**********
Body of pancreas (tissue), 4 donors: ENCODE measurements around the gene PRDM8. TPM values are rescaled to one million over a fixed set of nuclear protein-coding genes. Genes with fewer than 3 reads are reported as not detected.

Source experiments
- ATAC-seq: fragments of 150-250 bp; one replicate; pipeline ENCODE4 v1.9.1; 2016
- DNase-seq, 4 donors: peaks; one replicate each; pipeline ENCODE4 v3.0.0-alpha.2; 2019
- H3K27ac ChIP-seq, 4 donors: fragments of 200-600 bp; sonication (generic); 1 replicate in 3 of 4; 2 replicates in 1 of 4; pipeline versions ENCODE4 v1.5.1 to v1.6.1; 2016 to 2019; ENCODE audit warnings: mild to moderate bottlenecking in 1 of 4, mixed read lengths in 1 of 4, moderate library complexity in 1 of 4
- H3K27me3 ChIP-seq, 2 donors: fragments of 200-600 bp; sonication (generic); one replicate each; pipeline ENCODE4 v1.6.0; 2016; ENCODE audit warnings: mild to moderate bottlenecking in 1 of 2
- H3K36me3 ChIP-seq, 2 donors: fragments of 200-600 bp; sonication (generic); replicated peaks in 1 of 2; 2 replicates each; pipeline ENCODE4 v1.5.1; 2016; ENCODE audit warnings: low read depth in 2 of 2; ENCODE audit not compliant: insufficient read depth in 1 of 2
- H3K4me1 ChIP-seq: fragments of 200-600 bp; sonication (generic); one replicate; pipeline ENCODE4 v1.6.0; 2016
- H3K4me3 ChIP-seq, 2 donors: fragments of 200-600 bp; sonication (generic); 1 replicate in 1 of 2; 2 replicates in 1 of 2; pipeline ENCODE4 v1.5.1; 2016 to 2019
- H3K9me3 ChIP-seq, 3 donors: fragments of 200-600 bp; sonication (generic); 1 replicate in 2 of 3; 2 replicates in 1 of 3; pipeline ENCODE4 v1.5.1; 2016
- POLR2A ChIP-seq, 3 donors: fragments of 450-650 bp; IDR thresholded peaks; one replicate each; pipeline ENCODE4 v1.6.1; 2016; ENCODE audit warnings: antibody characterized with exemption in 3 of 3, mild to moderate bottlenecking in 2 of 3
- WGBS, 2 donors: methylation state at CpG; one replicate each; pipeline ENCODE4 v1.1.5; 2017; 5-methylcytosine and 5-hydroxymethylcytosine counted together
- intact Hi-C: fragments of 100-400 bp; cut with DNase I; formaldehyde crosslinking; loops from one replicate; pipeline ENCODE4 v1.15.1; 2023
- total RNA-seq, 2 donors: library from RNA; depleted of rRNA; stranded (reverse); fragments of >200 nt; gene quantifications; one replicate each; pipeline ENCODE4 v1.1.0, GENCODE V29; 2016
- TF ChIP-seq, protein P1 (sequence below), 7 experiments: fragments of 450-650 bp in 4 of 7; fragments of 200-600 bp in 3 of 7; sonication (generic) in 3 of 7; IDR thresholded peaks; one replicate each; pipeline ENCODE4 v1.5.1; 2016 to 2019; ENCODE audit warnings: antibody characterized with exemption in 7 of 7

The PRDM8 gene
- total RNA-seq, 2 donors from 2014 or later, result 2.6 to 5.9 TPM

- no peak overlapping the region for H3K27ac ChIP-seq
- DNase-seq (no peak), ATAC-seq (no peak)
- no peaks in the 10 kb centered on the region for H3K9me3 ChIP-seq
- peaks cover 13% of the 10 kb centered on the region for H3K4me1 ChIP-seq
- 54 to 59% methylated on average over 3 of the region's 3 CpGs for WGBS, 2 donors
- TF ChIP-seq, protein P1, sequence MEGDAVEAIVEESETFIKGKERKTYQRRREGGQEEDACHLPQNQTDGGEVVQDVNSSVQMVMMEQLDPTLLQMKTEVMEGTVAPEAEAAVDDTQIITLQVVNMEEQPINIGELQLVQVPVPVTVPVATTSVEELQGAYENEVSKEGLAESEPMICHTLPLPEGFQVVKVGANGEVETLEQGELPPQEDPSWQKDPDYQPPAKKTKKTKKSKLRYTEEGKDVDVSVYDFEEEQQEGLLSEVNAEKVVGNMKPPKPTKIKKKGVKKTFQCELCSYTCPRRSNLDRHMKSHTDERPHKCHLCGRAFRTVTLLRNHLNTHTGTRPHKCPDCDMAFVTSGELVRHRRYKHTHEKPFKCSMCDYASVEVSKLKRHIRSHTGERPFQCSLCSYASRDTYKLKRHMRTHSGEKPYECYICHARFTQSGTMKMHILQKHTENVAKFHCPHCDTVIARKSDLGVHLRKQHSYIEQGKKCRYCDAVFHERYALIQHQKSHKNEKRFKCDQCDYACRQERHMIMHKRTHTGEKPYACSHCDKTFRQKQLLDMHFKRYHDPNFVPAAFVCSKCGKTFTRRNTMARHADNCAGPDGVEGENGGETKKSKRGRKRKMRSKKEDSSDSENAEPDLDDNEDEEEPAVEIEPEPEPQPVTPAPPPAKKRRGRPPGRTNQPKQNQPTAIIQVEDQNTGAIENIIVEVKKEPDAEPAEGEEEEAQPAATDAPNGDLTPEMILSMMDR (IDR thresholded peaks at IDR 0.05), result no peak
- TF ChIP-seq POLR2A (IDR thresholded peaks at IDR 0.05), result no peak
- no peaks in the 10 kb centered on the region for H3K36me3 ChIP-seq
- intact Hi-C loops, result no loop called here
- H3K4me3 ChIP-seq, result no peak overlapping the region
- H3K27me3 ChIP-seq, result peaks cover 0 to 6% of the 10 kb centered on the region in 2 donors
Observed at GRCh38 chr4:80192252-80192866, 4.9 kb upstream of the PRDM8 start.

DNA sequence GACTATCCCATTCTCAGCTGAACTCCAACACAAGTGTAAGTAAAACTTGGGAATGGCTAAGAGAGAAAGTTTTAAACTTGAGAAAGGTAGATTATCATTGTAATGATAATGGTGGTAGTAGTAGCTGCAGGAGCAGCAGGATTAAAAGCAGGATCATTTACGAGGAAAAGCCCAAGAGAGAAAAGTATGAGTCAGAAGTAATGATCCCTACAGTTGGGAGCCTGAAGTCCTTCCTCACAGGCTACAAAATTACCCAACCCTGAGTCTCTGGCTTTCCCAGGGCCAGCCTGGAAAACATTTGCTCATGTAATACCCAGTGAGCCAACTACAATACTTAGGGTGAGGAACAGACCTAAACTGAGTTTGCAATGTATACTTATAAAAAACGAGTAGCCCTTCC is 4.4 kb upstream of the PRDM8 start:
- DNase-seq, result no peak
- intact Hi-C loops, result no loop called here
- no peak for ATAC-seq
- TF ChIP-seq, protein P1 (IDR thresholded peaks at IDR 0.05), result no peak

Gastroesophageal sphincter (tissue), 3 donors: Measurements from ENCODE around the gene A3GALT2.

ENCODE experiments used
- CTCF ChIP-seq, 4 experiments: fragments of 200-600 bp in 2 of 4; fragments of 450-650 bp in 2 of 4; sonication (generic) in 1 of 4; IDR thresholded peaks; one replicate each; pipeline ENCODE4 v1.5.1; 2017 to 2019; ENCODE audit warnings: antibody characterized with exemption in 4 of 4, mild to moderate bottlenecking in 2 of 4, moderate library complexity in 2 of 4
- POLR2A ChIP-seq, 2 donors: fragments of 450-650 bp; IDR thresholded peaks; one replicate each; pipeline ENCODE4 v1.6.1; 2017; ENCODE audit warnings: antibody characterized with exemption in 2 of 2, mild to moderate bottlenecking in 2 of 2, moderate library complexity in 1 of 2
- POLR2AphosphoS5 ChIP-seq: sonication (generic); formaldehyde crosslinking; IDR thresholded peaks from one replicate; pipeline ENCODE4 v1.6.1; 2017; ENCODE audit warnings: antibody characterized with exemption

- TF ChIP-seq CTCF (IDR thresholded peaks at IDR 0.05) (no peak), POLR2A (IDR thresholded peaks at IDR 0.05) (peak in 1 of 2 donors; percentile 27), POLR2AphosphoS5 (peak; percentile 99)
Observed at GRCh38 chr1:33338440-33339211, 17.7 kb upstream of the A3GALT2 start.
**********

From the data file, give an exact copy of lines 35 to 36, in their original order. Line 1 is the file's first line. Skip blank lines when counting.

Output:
Gastroesophageal sphincter (tissue), 3 donors: Measurements from ENCODE around the gene A3GALT2.

ENCODE experiments used